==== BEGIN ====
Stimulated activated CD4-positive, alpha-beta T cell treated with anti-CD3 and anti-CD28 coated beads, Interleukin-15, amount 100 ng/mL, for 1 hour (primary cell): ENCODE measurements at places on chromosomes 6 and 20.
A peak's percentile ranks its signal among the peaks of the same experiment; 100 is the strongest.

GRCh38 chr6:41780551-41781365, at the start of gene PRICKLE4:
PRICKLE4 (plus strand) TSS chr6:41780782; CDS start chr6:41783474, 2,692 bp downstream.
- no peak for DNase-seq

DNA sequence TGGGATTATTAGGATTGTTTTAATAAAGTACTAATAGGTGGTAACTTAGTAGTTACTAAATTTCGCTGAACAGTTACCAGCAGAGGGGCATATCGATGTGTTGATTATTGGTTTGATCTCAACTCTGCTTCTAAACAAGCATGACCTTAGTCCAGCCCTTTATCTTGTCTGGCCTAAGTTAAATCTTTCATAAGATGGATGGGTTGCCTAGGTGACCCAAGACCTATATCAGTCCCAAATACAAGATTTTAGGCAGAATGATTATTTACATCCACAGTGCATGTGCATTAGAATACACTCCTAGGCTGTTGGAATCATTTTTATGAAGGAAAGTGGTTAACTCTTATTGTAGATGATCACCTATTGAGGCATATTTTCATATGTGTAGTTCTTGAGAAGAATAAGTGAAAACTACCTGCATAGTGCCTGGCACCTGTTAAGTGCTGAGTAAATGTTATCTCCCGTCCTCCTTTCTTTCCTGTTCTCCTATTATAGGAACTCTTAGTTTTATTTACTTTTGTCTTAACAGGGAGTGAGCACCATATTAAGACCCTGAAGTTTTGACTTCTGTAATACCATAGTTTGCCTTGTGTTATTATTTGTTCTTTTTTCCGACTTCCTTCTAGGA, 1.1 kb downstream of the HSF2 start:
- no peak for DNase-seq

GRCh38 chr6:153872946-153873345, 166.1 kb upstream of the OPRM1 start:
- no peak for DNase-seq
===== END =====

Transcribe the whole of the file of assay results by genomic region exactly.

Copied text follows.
Stimulated activated CD4-positive, alpha-beta T cell treated with anti-CD3 and anti-CD28 coated beads, Interleukin-15, amount 100 ng/mL, for 1 hour (primary cell): ENCODE measurements at places on chromosomes 6 and 20.
A peak's percentile ranks its signal among the peaks of the same experiment; 100 is the strongest.

GRCh38 chr6:41780551-41781365, at the start of gene PRICKLE4:
PRICKLE4 (plus strand) TSS chr6:41780782; CDS start chr6:41783474, 2,692 bp downstream.
- no peak for DNase-seq

DNA sequence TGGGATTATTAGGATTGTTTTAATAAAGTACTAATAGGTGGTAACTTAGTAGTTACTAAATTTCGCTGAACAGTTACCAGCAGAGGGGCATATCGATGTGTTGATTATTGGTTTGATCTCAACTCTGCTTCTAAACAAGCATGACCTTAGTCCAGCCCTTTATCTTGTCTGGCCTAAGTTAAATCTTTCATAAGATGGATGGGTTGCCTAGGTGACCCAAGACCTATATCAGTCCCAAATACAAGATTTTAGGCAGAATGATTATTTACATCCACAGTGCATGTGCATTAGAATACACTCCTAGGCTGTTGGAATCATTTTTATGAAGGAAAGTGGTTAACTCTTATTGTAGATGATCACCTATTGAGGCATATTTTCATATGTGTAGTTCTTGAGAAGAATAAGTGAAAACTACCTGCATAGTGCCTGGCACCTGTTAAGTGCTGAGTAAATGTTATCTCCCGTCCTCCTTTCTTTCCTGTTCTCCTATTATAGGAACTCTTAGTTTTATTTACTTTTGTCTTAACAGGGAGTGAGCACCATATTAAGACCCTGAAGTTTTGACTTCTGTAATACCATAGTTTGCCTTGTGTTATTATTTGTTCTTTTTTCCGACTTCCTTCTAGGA, 1.1 kb downstream of the HSF2 start:
- no peak for DNase-seq

GRCh38 chr6:153872946-153873345, 166.1 kb upstream of the OPRM1 start:
- no peak for DNase-seq